As we see it, under Rule 30(c) the trial court in the case at bar acted within its sound discretion in requiring the defendant to pay in advance the traveling expenses of plaintiff's attorney in attending the taking of these depositions. Fairness is the test. By the proposed depositions, the defendant will avoid the expense of bringing its witnesses from California and Oregon to testify at the trial of the cause here. If, instead of producing the witnesses in person at the trial, the defendant chooses to utilize depositions in order to avail itself of the witnesses' testimony, it seems fair that the defendant should, initially at least, bear the cost of taking the plaintiff's attorney to the witnesses. It would be unfair to require plaintiff's attorney to conduct his cross-examination by written interrogatories and would deprive him of an equal opportunity to encounter the witnesses in person. Gibson v. International Freighting Corp., supra.

Of course, this does not affect the court's power in the last analysis to tax as costs the amount paid to the plaintiff by the defendant as traveling expenses if the defendant should prevail at the trial. See 4 Moore, Federal Practice ¶ 30.14 at 2097 (2d ed. 1967); Young's Market Co. v. Laue, supra.

We granted a peremptory Writ of Prohibition because the trial court also conditioned the taking of the oral depositions on the payment of $75 per day as attorney's fees to the plaintiff. This, in our opinion, was in excess of its jurisdiction.

We have consistently held that attorney's fees are not recoverable in an action unless provided for by contract or statute. Commercial Standard Insurance Co. v. Cleveland, 86 Ariz. 288, 345 P.2d 210; United States Fidelity & Guaranty Co. v. Frohmiller, 71 Ariz. 377, 227 P.2d 1007; Stapley Co. v. Rogers, 25 Ariz. 308, 216 P. 1072. Although we are aware of cases to the contrary, it is the settled law of this jurisdiction that the trial court had no discretion under Rule 30(c) to require as a condition of taking a deposition that the defendant pay in advance attorney's fees to the plaintiff. Attorneys must anticipate that their fees will be borne by their clients. For this reason that part of the protective order requiring the payment of attorney's fees was improper.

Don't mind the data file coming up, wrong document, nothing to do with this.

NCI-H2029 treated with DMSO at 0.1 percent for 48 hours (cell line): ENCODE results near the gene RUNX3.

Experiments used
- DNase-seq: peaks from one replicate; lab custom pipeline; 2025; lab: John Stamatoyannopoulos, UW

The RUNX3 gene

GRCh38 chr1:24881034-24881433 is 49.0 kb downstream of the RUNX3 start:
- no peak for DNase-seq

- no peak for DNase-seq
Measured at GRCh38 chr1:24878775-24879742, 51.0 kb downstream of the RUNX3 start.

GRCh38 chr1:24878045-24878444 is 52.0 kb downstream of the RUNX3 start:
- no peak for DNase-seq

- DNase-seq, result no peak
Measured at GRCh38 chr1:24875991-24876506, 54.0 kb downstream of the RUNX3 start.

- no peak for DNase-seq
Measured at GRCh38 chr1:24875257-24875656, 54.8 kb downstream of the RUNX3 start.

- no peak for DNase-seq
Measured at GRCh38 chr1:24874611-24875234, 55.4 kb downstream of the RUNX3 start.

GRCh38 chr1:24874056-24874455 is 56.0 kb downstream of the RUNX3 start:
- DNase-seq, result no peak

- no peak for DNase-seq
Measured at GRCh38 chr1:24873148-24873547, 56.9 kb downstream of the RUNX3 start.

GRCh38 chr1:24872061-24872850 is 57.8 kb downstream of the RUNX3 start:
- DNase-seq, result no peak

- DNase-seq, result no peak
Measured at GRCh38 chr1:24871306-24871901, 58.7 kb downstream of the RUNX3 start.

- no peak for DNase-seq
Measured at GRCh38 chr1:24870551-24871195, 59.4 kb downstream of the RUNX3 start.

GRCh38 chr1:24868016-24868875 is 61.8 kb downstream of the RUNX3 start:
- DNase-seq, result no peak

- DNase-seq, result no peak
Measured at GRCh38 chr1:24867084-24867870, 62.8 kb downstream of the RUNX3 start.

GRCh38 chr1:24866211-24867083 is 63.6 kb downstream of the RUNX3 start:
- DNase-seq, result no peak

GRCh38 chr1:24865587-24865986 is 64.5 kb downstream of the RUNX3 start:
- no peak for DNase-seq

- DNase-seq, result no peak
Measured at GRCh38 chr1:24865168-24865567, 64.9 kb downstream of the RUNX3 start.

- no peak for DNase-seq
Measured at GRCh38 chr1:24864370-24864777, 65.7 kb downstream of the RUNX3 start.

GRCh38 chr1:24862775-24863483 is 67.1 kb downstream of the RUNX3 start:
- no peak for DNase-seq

In his response to the petition for a Writ of Prohibition the trial judge amended his order to allow the defendant the alternative of taking the depositions on written interrogatories. Petitioner claims that no state appropriation has been made for either the payment of attorney's fees or traveling expenses. If no appropriation exists then it is true that no money can be paid from the state treasury. See, e.g., McDougall v. Frohmiller, 61 Ariz. 395, 150 P.2d 89. Under such circumstances the petitioner will have to content itself with depositions on written interrogatories.

The peremptory Writ of Prohibition is made permanent.


NOTE: Vice Chief Justice UDALL having disqualified himself, did not participate in the determination of this case.